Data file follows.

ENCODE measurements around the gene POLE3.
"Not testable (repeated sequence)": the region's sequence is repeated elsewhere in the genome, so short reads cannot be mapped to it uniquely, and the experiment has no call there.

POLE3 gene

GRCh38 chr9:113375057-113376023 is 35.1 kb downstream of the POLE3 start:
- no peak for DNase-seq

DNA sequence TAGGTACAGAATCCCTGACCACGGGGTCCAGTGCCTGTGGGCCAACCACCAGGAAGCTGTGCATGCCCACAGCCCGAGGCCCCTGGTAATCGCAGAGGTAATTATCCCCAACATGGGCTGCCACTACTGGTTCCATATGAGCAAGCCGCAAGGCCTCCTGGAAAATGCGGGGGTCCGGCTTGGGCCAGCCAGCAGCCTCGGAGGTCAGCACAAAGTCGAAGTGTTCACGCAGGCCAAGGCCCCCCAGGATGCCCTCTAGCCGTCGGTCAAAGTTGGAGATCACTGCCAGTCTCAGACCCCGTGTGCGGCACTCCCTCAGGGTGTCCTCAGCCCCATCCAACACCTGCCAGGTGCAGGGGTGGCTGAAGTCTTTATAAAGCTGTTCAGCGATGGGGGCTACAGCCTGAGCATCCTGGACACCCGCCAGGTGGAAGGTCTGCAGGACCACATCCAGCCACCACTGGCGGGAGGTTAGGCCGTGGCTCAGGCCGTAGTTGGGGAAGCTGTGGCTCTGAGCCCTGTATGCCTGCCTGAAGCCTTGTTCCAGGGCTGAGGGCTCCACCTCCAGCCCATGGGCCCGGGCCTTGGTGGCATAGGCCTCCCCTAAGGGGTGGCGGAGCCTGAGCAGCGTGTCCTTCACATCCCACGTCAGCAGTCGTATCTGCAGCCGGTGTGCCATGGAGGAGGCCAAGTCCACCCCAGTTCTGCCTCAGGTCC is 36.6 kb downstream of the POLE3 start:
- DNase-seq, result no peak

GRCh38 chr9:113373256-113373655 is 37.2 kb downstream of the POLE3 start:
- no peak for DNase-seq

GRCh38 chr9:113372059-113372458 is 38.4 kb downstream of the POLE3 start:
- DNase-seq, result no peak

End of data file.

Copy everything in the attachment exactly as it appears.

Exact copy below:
ENCODE measurements around the gene POLE3.
"Not testable (repeated sequence)": the region's sequence is repeated elsewhere in the genome, so short reads cannot be mapped to it uniquely, and the experiment has no call there.

POLE3 gene

GRCh38 chr9:113375057-113376023 is 35.1 kb downstream of the POLE3 start:
- no peak for DNase-seq

DNA sequence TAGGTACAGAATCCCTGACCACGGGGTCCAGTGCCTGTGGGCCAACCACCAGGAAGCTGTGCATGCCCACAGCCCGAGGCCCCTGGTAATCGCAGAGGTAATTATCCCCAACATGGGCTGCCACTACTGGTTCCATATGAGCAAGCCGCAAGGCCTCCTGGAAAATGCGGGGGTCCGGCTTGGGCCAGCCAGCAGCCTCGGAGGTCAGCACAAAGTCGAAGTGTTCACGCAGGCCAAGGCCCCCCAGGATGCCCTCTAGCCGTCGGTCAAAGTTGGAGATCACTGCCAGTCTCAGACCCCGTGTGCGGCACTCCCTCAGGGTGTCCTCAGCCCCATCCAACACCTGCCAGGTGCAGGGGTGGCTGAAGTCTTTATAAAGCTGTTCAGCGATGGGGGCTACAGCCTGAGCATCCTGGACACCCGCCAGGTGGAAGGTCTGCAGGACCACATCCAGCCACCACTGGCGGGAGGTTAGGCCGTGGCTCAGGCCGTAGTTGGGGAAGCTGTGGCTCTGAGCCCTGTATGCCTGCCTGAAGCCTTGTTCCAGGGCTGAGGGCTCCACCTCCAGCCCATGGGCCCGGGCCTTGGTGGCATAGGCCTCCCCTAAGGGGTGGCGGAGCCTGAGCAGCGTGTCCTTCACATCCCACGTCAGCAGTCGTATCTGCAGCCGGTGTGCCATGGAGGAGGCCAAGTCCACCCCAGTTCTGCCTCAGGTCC is 36.6 kb downstream of the POLE3 start:
- DNase-seq, result no peak

GRCh38 chr9:113373256-113373655 is 37.2 kb downstream of the POLE3 start:
- no peak for DNase-seq

GRCh38 chr9:113372059-113372458 is 38.4 kb downstream of the POLE3 start:
- DNase-seq, result no peak